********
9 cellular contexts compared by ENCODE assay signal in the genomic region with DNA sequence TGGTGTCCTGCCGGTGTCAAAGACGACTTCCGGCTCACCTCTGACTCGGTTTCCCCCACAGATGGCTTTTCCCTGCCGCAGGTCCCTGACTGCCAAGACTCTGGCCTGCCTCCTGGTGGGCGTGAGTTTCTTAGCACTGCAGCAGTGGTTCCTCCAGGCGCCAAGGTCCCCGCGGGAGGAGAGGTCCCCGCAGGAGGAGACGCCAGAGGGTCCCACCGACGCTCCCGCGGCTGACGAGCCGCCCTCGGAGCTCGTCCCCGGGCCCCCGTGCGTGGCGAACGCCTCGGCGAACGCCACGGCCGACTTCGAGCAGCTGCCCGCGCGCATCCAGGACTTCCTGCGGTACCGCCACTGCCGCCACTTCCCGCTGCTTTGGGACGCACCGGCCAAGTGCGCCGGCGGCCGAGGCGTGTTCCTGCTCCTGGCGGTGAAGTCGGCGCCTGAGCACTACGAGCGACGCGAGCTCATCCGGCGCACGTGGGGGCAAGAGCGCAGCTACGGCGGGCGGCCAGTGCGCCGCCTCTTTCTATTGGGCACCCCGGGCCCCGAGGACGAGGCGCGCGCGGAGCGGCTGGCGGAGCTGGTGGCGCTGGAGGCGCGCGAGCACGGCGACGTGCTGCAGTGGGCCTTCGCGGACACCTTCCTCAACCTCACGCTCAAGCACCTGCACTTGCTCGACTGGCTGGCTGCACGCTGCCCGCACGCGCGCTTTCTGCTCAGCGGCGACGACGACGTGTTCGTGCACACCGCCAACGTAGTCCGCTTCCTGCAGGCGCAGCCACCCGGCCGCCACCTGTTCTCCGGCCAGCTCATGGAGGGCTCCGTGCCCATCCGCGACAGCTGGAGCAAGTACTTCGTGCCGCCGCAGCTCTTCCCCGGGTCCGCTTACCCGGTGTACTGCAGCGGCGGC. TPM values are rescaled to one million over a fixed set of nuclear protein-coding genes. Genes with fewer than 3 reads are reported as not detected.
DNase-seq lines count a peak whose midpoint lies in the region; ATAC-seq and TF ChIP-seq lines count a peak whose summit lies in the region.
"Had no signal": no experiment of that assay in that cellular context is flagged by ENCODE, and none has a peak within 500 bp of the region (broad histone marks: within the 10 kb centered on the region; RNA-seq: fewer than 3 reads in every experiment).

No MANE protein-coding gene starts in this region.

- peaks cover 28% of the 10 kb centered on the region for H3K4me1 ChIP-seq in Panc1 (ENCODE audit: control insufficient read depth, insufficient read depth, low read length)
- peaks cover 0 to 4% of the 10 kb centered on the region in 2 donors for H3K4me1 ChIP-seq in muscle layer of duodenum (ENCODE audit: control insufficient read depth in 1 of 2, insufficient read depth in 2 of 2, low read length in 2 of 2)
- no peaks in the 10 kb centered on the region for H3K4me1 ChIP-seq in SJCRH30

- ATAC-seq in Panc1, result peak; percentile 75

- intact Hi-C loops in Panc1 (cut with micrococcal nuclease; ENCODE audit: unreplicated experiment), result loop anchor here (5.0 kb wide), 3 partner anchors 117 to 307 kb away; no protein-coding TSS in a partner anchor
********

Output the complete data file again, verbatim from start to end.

9 cellular contexts compared by ENCODE assay signal in the genomic region with DNA sequence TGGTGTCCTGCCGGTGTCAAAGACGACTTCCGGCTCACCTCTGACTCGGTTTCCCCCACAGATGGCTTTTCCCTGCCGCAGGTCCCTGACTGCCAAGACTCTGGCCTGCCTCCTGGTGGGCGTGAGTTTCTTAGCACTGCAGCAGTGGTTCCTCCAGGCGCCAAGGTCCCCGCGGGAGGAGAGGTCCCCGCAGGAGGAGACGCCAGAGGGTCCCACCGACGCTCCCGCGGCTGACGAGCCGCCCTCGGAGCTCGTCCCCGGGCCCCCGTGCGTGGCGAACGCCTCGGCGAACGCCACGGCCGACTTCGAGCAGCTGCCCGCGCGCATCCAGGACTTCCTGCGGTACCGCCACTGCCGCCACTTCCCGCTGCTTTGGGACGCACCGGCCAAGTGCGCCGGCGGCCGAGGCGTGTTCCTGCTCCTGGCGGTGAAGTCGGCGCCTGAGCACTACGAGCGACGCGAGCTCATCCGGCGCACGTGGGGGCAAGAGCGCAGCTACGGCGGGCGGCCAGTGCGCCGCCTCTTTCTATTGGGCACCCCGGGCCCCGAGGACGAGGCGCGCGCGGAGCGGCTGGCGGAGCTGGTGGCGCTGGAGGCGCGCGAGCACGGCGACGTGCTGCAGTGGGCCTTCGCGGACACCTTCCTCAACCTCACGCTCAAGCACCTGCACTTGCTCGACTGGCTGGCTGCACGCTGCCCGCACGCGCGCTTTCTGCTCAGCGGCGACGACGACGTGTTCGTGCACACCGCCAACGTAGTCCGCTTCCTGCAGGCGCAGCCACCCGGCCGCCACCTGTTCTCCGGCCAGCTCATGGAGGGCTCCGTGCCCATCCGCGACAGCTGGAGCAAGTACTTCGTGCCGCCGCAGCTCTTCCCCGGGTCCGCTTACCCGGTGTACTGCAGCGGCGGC. TPM values are rescaled to one million over a fixed set of nuclear protein-coding genes. Genes with fewer than 3 reads are reported as not detected.
DNase-seq lines count a peak whose midpoint lies in the region; ATAC-seq and TF ChIP-seq lines count a peak whose summit lies in the region.
"Had no signal": no experiment of that assay in that cellular context is flagged by ENCODE, and none has a peak within 500 bp of the region (broad histone marks: within the 10 kb centered on the region; RNA-seq: fewer than 3 reads in every experiment).

No MANE protein-coding gene starts in this region.

- peaks cover 28% of the 10 kb centered on the region for H3K4me1 ChIP-seq in Panc1 (ENCODE audit: control insufficient read depth, insufficient read depth, low read length)
- peaks cover 0 to 4% of the 10 kb centered on the region in 2 donors for H3K4me1 ChIP-seq in muscle layer of duodenum (ENCODE audit: control insufficient read depth in 1 of 2, insufficient read depth in 2 of 2, low read length in 2 of 2)
- no peaks in the 10 kb centered on the region for H3K4me1 ChIP-seq in SJCRH30

- ATAC-seq in Panc1, result peak; percentile 75

- intact Hi-C loops in Panc1 (cut with micrococcal nuclease; ENCODE audit: unreplicated experiment), result loop anchor here (5.0 kb wide), 3 partner anchors 117 to 307 kb away; no protein-coding TSS in a partner anchor